10152018 Headline:

RAHS struggles to trust Samsung again

Tech giant tries to buyback consumers after S7 fiasco

By Jess Olmstead

RAHS junior Jeff Spaeth makes the tough decision between saving money and a new smartphone.

RAHS junior Jeff Spaeth makes the tough decision between saving money and a new smartphone.

Though the Samsung Galaxy S7 and Note 7 were hailed as some of the best handsets on the market last year, issues with incendiary batteries led to their complete recall.


RAHS junior C.J. Crowder has been an avid supporter of Android and a long-time Samsung customer. Recently, however, with many rushed releases, his mind may have been changed.


“Well, the only thing I don’t trust them with is quality,” said Crowder. “In their quest to appeal to fervent Apple supporters, they try to put out phones really quickly.”


In 2016, both of Samsung’s product lines, the Galaxy S7 and Note 7 sold well, but also developed issues with catching fire.


“They have two product lines going with two different things which cross over from year to year,” said Crowder, “and their probably stretched a little too thin.”


Obviously the flame fiasco dealt a massive blow to Samsung, causing them to lose over $5 million, and gave Apple a major edge on the market. The challenge will be overcoming the loss in time to sell next year’s flagships.


“Well their stock has recovered,” said Crowder. “So I think that was kind of a one time deal, but that’s not the major thing that worried me. They just overlooked the issue with the battery for too long, until it was too big to fix.”


Jeffrey Spaeth, another long-time Samsung user, has a generally favorable view of the tech giant.


“I think they’ve mostly recovered,” said Spaeth, “since it seems like they’ve been working hard to prevent such issues in the future.”


This raises the eternal question, yet again, of: iPhone or Android? The enormity of Samsung’s market meant that their 2016 failure has significantly tipped the scales towards Apple, and gives consumers more to consider when deciding on their next device.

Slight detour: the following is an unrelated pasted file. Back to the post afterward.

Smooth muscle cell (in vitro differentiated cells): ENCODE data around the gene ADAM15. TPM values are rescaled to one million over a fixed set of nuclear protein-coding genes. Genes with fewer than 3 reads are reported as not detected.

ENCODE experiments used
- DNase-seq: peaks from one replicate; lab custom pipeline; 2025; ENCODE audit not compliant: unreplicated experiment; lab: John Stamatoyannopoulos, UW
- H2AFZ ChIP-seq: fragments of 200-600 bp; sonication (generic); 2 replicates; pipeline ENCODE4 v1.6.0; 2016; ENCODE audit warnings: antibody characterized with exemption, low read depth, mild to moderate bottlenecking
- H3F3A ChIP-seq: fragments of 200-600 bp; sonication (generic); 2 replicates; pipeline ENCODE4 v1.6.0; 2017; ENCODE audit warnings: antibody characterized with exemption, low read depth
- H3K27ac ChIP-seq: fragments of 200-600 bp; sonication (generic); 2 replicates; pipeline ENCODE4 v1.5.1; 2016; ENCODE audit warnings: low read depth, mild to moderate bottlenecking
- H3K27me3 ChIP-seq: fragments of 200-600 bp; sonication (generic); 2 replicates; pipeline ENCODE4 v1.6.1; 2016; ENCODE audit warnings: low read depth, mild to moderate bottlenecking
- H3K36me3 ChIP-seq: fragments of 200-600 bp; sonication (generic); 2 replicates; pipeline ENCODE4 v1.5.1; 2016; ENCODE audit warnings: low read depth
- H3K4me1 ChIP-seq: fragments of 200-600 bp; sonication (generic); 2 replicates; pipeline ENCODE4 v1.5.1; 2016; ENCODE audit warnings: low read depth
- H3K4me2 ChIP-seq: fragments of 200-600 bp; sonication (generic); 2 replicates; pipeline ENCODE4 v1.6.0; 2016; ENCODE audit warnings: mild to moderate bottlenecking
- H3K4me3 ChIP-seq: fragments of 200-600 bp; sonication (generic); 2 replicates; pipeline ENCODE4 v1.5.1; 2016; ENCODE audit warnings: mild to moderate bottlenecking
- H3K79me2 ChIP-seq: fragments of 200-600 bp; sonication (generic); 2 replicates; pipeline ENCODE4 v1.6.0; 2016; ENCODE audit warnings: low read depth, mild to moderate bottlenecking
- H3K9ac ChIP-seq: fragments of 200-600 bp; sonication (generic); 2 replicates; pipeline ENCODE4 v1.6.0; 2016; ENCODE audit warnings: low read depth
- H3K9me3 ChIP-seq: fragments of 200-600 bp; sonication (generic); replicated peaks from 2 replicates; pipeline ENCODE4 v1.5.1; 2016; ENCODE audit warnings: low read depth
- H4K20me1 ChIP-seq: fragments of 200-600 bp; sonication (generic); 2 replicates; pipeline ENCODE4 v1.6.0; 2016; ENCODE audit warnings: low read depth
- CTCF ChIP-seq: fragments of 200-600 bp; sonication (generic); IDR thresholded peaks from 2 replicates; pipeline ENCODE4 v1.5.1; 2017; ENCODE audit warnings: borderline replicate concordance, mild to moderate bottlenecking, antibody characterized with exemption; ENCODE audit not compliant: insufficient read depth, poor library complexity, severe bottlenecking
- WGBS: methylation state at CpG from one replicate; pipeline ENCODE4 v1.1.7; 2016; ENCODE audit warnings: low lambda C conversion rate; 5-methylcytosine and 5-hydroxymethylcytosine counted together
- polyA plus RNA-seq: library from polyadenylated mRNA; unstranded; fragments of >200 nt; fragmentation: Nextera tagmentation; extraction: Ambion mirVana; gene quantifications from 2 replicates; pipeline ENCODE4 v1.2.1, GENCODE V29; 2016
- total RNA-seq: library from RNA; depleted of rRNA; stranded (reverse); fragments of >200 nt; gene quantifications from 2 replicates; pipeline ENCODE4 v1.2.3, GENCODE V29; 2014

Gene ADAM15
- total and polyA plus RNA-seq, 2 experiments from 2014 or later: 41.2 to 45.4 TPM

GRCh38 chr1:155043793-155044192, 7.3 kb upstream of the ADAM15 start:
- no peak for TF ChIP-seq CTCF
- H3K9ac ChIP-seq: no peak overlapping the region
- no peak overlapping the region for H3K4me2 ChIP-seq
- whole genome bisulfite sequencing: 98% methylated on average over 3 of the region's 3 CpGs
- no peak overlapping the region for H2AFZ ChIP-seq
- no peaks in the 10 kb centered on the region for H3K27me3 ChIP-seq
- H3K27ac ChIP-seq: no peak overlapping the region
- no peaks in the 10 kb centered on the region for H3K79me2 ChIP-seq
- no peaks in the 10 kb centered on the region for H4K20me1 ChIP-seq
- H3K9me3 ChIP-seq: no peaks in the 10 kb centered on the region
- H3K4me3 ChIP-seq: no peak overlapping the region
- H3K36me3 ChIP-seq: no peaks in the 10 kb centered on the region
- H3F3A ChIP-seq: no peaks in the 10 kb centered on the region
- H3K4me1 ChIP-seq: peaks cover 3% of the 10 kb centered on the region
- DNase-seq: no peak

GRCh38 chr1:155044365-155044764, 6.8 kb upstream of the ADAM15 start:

“I’ll probably get an iPhone this time,” said Crowder. “But also for the purpose of buying into the Apple ecosystem, which is what my friends use, and when communication is the most important factor, that’s what matters.”


Android has always boasted numerous advantages, be it technology, performance, customizability, SuperUser (root-level access) or more, while many prefer to pay for support, usability, and ubiquity.


“I think the iPhone will pretty much just make things easier without detriment, since I won’t be using the SuperUser features anymore for lack of time,” said Crowder, “and why sacrifice usability for features I won’t use?”


Another troubling trend in the handset market is the hefty price tag, no matter the manufacturer. A new flagship smartphone from Apple, Samsung, or another reputable brand frequently approaches $1,000 dollars nowadays.


“I think [the S8] a really cool phone with a lot of great features and aspects,” said Spaeth, “but there aren’t enough reasons there to justify the cost, for me at least.”


The hype surrounding the new Galaxy S8 and upcoming iPhone 8 are exciting, but also confusing consumers, because the supposed competitors are actually collaborating on certain parts of the hardware.


“I’m not quite sure what to think of [Samsung’s] new collaboration with Apple on the new AMOLED displays,” said Crowder.


Overall, however, it is important to remember that iOS and Android will ultimately appeal to their own fanbases, despite issues and innovations alike.


“I think it’s pointless to talk about Android vs. iOS as an OS because everyone has a preference,” said Crowder. “But the main thing that swayed me to iPhone is just that all my friends use it now, and it makes communication far more convenient.”
Ultimately, the choice will remain in the hands of the consumer. The Galaxy S8 certainly boasts an impressive design and spec sheet, and will appeal to its own market, as long as it doesn’t explode.

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